Q: I’m stumped by the following: “You would think a mind-warping full moon was/were beaming bright.” The word “was” sounds better to me, but “were” looks better. Which is correct?

A. “Was” is correct: “You would think a mind-warping full moon was beaming bright.”

“Would think” is the simple conditional form of the verb “think.” The auxiliary “would” is not a signal that the verb in the final clause should be in the subjunctive mood (“were” instead of “was”).

One might be tempted to use the subjunctive in a case like this because the subjunctive is the mood of the hypothetical—of speculation and possibility.

But your sentence doesn’t call for the subjunctive. We’ve written about the subjunctive several times on our blog, most recently in a posting last February.

As we say in those blog entries, the subjunctive is used today primarily for three purposes:

(1) To express a wish: “I wish a mind-warping full moon were beaming bright.”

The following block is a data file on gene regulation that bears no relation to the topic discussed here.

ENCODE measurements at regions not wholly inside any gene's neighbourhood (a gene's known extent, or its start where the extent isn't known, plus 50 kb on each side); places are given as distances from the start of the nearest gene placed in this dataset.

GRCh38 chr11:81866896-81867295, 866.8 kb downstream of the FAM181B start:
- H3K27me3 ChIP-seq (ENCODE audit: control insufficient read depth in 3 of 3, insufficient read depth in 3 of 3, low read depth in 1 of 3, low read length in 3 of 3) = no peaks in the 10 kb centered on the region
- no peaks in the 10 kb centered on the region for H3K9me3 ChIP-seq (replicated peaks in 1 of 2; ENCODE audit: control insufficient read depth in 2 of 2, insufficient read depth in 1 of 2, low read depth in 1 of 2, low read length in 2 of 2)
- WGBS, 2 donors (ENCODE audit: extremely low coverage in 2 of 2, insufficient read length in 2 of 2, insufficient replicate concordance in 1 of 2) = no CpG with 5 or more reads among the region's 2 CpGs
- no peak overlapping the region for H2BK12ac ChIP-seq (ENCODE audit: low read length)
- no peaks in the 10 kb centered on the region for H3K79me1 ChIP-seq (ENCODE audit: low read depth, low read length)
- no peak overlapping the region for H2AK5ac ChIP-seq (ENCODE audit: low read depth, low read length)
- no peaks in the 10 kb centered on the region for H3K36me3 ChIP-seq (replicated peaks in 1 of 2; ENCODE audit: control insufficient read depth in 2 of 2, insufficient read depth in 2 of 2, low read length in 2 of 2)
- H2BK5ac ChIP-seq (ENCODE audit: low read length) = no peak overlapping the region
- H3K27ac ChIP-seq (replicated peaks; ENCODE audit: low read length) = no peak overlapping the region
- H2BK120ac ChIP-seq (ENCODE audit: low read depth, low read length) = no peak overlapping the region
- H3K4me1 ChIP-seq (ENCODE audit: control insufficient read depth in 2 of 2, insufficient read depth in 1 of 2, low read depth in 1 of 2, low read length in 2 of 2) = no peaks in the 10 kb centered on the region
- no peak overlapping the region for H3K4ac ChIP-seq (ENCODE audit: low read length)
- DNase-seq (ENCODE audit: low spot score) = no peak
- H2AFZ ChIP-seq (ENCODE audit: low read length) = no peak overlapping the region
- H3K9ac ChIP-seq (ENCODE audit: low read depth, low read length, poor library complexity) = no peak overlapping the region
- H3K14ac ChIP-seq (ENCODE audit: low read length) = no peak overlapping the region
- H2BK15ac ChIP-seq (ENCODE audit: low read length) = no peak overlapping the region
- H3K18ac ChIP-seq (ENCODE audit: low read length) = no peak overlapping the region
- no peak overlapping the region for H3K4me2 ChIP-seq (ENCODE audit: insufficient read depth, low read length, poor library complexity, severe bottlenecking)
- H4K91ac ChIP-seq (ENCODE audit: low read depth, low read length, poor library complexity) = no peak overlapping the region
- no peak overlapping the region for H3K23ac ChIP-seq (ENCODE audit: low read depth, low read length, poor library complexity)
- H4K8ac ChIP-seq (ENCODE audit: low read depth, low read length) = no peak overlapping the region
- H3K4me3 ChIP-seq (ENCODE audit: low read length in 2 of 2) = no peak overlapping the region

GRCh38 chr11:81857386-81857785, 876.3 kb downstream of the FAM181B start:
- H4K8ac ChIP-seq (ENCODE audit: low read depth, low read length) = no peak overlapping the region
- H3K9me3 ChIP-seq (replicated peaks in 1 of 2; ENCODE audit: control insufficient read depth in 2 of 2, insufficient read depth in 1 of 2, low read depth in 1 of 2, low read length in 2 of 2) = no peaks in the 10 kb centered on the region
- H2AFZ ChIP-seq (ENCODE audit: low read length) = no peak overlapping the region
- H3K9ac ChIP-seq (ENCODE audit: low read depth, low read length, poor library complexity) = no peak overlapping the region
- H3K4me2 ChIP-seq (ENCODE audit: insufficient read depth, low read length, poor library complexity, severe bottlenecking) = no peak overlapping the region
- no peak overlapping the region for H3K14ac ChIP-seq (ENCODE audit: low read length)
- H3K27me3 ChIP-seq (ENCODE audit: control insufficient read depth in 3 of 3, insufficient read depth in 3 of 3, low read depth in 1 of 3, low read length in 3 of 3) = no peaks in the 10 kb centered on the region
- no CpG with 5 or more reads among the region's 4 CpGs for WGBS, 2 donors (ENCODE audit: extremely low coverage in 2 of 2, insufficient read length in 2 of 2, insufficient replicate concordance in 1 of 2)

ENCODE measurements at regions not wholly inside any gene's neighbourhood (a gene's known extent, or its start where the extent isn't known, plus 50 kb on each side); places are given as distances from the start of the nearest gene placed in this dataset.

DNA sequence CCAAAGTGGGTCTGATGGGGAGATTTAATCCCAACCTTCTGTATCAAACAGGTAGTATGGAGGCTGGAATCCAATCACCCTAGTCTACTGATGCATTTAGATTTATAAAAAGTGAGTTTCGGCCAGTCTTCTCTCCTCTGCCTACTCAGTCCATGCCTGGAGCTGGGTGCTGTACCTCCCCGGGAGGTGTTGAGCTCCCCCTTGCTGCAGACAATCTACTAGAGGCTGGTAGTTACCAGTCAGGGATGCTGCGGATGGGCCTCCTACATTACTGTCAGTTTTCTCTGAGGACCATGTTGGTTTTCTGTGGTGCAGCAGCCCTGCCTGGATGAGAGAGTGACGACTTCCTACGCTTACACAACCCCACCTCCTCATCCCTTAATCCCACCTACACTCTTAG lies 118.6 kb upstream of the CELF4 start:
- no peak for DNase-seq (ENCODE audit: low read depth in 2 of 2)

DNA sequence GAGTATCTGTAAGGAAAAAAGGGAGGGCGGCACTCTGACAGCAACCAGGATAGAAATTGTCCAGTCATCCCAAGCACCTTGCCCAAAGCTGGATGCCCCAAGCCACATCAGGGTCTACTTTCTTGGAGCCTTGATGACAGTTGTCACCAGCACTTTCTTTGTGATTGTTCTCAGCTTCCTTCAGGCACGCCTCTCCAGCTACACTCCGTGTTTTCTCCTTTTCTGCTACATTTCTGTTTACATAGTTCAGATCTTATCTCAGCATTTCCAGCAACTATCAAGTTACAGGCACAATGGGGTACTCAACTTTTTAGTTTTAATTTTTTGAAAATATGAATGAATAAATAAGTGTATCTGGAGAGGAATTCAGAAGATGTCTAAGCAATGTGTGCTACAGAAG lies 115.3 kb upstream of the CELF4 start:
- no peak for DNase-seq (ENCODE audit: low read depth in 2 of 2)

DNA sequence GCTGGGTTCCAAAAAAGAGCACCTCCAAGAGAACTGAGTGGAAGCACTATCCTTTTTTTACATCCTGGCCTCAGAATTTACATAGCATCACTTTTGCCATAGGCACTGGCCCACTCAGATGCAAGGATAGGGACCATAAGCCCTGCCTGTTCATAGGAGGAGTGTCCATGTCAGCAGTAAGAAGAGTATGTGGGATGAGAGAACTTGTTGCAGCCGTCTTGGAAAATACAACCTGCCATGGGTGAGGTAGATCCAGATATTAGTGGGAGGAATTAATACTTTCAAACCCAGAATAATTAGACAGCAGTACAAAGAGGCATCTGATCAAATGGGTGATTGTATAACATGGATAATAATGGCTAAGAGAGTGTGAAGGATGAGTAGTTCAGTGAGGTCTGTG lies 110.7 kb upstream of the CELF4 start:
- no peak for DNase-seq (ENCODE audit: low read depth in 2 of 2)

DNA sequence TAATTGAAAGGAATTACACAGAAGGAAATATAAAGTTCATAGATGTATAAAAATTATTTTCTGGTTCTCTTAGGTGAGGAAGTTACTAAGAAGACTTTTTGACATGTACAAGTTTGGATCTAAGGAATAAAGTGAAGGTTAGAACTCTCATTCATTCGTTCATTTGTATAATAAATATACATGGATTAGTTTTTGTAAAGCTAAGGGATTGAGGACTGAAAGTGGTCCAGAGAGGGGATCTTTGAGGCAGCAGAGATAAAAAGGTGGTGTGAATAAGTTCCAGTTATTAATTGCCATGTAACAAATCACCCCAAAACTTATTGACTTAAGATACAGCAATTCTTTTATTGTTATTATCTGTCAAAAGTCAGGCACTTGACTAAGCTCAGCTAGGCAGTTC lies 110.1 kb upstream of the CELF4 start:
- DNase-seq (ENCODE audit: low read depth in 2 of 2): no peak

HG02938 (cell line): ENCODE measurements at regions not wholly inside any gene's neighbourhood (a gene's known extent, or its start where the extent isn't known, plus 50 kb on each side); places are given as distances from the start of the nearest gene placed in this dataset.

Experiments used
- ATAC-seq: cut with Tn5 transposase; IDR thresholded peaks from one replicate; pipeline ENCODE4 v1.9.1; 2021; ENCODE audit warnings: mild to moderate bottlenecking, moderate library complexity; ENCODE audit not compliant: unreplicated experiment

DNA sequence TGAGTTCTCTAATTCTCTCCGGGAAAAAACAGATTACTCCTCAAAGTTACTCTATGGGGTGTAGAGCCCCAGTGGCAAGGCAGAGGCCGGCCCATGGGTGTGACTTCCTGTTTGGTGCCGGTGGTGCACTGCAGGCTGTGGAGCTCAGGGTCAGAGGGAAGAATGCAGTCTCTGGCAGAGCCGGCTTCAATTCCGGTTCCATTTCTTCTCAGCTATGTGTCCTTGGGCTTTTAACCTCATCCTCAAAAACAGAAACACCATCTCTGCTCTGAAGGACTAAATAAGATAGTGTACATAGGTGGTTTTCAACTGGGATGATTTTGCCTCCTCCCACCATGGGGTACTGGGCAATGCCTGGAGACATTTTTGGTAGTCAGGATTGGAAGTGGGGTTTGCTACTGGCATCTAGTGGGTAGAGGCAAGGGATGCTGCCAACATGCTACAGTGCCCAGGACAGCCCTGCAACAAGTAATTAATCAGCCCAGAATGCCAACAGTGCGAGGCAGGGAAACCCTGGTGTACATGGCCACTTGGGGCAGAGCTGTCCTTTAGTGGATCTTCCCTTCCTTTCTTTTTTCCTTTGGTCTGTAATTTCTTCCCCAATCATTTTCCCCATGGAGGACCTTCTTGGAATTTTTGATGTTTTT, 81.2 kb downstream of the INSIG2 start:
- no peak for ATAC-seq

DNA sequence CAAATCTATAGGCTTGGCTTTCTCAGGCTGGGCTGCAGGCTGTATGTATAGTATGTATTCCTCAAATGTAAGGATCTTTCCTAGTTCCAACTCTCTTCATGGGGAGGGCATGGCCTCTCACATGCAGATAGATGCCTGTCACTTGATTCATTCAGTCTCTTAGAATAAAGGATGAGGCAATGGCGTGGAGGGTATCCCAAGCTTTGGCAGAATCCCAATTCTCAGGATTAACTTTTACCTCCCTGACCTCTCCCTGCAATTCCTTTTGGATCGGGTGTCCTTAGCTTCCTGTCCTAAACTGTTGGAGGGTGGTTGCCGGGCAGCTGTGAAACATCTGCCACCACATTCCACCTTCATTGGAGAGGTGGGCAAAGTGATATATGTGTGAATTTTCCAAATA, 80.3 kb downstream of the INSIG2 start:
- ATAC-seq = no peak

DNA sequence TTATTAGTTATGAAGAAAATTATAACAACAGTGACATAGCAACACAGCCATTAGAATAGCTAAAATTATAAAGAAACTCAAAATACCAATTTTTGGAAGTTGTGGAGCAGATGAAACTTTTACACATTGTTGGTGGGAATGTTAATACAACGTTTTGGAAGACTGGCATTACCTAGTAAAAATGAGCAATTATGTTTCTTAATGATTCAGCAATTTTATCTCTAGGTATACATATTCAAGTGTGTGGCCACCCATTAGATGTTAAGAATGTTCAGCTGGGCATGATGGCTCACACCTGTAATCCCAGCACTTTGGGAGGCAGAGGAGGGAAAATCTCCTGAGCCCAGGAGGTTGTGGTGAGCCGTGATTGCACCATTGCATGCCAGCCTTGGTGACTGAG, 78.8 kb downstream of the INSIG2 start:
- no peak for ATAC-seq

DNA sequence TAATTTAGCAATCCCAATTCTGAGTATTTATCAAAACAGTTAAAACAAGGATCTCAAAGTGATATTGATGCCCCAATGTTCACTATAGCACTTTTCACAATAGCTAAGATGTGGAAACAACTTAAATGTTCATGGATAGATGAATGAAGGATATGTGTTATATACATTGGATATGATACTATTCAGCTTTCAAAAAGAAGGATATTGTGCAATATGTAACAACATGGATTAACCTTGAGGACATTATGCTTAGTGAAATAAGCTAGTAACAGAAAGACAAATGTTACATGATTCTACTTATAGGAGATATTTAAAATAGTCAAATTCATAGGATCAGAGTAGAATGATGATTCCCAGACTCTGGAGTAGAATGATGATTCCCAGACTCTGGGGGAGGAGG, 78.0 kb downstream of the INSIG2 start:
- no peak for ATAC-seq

(2) To express an “if” statement about a condition that’s contrary to fact: “If a mind-warping full moon were beaming bright, I’d howl at it.”

(3) To express that something is being asked, demanded, ordered, suggested, and so on: “A werewolf movie demands that there be a mind-warping full moon.” (The subjunctive “be” is used here instead of the indicative “is.”)

It’s worth noting, as we say in our blog entries, that the subjunctive was once much more commonly used in English than it is today.

Some archaic usages have survived, and these account for such phrases as “lest she forget” (instead of “forgets”), “God forbid” (instead of “forbids”), “come what may” (instead of “comes”), “the powers that be” (instead of “are”), “suffice it to say” (instead of “suffices”), “come spring, we’ll meet again” (instead of “comes”), and “long live the Queen” (instead of “lives”).

We’ve also noted on our blog that the subjunctive is losing ground in British English, though it’s holding its own (for now) in standard American English.

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